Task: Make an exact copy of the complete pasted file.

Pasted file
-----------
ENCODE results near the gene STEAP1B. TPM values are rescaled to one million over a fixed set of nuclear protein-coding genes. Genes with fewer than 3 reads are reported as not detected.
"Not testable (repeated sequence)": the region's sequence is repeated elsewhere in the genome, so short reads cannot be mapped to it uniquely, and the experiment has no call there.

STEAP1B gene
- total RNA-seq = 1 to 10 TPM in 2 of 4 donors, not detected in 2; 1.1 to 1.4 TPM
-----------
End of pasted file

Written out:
ENCODE results near the gene STEAP1B. TPM values are rescaled to one million over a fixed set of nuclear protein-coding genes. Genes with fewer than 3 reads are reported as not detected.
"Not testable (repeated sequence)": the region's sequence is repeated elsewhere in the genome, so short reads cannot be mapped to it uniquely, and the experiment has no call there.

STEAP1B gene
- total RNA-seq = 1 to 10 TPM in 2 of 4 donors, not detected in 2; 1.1 to 1.4 TPM